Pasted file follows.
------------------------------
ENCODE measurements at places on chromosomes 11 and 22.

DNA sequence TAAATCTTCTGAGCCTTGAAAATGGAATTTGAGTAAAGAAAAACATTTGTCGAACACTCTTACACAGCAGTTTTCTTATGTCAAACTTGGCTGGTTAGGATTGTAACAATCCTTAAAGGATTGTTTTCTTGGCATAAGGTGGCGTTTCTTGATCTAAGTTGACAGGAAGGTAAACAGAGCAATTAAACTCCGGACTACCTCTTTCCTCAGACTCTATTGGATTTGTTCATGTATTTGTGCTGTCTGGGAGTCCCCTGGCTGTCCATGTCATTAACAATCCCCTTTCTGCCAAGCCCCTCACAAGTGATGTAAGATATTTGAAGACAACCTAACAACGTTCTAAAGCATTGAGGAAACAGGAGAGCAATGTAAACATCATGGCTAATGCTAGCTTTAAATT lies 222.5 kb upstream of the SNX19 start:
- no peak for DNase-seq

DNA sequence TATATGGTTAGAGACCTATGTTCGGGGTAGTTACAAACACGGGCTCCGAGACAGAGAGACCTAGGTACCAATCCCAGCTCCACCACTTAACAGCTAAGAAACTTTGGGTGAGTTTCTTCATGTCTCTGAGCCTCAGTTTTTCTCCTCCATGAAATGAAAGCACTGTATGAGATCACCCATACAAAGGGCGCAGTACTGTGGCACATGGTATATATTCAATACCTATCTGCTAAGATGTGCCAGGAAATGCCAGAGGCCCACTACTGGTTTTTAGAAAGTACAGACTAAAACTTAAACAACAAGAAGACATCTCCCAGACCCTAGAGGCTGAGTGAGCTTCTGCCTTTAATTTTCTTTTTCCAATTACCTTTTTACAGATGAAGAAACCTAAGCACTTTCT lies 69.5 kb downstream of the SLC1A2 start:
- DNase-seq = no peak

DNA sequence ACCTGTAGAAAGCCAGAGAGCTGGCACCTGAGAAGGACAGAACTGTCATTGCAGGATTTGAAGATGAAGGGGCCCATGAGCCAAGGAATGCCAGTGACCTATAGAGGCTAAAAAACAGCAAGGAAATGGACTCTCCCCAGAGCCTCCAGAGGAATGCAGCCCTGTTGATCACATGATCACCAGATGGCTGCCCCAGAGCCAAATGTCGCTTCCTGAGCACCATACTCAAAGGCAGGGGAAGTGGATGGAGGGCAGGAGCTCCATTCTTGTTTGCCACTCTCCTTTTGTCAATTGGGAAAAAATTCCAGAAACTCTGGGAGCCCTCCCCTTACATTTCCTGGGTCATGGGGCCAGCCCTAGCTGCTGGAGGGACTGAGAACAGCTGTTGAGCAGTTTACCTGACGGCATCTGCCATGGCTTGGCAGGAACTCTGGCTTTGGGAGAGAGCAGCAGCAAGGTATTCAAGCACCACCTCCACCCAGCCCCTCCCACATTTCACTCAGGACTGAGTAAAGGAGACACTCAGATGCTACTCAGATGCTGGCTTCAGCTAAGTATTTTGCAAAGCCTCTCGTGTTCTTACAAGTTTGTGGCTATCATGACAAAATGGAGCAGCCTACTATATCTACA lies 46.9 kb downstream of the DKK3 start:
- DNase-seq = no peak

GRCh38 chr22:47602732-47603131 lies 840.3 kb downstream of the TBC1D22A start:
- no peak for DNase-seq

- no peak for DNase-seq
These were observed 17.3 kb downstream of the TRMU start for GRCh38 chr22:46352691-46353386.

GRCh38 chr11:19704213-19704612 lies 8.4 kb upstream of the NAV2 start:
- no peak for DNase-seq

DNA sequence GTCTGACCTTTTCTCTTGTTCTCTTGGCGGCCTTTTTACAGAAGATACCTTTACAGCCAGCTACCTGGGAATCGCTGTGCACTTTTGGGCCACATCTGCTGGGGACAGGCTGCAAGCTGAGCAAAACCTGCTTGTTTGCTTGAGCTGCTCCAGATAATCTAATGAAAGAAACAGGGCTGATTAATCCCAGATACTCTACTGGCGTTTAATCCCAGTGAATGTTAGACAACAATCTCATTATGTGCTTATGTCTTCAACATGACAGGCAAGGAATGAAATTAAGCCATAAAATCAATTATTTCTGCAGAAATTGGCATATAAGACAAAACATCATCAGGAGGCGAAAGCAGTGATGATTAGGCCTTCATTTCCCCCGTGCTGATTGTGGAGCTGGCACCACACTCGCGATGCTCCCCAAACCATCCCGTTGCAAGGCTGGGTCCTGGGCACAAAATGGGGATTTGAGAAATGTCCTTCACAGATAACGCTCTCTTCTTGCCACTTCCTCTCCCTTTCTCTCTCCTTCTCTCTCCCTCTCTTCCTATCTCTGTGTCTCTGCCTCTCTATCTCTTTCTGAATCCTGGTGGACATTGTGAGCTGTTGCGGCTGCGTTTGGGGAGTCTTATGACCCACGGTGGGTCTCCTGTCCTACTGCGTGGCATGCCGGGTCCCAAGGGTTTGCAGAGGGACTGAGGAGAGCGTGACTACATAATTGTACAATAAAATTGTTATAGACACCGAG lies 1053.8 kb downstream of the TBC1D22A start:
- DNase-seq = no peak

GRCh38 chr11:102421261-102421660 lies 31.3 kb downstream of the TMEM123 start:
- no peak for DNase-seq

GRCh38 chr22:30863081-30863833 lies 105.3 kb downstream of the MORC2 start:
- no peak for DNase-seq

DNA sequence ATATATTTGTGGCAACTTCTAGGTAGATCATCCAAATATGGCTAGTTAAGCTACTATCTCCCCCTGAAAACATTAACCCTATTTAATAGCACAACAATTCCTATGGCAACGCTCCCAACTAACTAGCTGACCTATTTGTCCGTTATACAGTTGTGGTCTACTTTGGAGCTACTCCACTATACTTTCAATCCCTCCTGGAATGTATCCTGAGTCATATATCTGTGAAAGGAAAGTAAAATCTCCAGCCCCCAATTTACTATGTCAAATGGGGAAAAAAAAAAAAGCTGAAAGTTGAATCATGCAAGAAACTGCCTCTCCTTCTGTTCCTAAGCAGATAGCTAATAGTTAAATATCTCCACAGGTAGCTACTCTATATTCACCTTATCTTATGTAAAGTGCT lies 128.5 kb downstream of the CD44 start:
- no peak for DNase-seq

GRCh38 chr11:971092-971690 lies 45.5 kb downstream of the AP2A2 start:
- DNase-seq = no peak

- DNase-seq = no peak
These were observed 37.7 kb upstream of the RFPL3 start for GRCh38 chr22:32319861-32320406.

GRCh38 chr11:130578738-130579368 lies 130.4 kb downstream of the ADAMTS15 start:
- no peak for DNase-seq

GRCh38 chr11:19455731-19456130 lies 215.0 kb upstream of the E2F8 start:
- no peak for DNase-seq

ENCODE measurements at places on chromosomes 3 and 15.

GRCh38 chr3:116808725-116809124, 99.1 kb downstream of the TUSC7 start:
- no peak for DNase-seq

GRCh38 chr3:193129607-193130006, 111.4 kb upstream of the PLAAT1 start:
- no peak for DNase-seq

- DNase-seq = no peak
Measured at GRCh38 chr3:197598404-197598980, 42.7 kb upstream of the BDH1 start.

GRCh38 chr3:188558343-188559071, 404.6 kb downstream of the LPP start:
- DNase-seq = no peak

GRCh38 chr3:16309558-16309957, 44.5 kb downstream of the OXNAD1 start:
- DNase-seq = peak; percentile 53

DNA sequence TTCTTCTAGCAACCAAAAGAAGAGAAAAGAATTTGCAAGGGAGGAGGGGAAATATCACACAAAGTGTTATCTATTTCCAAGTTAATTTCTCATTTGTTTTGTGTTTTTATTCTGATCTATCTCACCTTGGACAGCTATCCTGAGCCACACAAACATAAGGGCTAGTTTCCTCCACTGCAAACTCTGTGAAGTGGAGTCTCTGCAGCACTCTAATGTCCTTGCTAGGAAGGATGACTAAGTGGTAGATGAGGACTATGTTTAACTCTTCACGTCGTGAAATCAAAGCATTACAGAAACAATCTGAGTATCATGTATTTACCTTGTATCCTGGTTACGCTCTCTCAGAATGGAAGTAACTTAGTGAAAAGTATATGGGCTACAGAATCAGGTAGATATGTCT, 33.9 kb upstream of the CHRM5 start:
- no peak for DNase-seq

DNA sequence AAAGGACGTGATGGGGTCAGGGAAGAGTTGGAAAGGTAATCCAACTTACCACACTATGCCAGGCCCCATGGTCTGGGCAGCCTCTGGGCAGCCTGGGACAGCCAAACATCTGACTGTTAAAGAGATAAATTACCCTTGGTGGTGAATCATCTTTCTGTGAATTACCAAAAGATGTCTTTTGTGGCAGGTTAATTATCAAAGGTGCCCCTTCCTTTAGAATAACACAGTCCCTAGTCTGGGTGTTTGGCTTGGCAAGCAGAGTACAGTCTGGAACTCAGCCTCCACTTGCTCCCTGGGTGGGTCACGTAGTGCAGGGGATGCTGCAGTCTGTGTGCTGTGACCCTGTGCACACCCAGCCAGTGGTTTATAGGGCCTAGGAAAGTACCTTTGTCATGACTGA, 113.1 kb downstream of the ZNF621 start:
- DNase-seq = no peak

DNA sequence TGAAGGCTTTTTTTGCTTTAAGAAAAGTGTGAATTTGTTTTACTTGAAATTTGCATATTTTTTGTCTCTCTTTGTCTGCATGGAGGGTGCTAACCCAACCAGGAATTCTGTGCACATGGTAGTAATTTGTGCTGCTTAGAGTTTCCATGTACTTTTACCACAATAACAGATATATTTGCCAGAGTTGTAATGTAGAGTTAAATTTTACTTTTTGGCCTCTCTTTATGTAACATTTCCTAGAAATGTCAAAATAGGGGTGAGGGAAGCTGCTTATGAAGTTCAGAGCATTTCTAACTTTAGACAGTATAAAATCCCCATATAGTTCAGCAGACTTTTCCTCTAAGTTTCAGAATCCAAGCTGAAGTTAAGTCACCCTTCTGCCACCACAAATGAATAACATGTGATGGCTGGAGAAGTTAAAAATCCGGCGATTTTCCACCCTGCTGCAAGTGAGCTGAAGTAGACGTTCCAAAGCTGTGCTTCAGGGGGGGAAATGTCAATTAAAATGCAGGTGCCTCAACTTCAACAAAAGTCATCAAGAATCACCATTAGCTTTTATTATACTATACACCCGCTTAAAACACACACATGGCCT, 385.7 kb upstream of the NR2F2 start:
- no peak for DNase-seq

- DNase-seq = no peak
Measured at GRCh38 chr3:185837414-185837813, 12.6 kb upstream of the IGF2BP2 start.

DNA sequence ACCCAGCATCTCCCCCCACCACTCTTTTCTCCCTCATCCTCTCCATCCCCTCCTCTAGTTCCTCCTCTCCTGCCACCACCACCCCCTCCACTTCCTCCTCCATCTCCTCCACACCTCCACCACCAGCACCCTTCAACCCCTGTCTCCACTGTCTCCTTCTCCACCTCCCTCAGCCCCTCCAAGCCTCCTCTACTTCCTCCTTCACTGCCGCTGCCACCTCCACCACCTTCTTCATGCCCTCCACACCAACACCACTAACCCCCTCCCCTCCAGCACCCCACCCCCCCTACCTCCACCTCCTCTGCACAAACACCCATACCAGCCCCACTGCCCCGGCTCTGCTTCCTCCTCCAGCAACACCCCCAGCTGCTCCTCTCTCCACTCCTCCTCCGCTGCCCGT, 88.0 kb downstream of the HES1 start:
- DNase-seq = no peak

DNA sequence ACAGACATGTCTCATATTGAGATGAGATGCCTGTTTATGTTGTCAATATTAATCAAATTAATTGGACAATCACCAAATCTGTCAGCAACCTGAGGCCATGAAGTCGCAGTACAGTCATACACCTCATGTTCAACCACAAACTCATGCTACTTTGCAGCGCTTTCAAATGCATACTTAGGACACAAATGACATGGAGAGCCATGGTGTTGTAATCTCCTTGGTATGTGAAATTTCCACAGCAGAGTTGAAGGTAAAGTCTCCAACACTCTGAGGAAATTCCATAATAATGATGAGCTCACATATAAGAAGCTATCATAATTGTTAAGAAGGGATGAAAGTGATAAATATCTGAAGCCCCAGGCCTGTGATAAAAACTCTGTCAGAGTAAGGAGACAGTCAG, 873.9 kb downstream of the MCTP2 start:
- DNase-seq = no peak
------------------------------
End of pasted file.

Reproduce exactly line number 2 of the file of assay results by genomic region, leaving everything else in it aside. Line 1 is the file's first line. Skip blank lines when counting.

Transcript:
DNA sequence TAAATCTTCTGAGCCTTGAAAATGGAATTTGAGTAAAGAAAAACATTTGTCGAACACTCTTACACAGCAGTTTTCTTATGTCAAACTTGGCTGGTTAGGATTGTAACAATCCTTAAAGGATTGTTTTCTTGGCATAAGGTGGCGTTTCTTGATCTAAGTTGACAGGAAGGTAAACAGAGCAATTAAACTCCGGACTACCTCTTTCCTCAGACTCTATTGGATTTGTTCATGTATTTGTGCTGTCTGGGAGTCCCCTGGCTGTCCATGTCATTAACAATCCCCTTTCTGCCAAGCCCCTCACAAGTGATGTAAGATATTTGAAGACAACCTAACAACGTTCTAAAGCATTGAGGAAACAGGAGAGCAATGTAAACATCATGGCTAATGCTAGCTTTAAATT lies 222.5 kb upstream of the SNX19 start: